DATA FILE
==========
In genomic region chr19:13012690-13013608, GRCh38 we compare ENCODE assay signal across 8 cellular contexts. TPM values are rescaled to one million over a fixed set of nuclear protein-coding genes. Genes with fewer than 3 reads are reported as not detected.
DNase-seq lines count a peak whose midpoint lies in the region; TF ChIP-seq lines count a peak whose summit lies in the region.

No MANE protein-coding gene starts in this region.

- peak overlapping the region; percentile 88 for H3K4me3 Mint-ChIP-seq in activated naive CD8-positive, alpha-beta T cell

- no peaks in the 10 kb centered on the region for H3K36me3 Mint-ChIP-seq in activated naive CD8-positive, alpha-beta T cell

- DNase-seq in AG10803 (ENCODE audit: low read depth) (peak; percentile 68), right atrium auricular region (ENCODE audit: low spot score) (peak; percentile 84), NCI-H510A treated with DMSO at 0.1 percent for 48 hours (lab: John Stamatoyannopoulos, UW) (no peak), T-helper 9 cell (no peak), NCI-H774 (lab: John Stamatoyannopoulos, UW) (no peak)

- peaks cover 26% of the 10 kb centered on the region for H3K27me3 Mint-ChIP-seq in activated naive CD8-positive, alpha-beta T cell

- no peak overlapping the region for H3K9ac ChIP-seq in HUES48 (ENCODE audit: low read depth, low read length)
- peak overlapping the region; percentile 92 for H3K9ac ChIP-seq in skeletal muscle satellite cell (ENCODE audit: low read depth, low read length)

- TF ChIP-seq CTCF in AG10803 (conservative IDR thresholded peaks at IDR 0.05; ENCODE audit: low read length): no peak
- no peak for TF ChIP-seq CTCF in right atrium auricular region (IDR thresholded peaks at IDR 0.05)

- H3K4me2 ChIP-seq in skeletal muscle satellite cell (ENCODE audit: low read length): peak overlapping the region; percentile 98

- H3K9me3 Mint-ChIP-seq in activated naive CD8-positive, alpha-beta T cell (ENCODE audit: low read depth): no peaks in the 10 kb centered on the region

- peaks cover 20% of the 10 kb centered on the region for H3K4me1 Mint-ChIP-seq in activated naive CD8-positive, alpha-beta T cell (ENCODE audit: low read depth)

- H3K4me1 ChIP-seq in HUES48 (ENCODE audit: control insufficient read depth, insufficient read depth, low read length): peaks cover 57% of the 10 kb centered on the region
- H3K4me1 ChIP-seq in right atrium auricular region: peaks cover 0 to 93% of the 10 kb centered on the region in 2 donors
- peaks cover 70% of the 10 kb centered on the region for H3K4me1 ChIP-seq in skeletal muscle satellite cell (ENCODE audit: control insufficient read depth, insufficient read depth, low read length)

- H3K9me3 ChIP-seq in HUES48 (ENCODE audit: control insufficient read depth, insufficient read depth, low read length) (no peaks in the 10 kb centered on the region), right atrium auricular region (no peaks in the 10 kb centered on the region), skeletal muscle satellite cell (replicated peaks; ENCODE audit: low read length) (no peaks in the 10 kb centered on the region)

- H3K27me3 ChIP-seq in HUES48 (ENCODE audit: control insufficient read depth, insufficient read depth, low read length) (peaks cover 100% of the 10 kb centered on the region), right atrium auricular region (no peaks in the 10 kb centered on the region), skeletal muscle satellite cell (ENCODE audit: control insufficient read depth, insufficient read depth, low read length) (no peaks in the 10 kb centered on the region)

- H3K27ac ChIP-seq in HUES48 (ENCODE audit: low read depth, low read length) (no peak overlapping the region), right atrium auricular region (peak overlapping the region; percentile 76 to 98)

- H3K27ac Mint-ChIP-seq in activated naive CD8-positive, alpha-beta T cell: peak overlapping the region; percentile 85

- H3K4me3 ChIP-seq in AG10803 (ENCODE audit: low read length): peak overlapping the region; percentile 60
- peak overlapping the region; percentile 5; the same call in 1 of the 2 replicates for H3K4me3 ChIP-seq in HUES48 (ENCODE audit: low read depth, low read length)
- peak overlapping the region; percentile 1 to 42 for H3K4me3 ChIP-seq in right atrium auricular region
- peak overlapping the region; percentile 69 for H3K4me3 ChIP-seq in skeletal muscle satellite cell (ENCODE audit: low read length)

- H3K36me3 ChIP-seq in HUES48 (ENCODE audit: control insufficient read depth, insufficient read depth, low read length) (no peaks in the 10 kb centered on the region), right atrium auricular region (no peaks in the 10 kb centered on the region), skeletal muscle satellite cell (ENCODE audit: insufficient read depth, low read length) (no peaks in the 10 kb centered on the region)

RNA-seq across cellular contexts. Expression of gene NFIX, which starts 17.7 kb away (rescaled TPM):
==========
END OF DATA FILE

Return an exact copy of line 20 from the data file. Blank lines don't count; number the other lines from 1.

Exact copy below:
- H3K27ac ChIP-seq in HUES48 (ENCODE audit: low read depth, low read length) (no peak overlapping the region), right atrium auricular region (peak overlapping the region; percentile 76 to 98)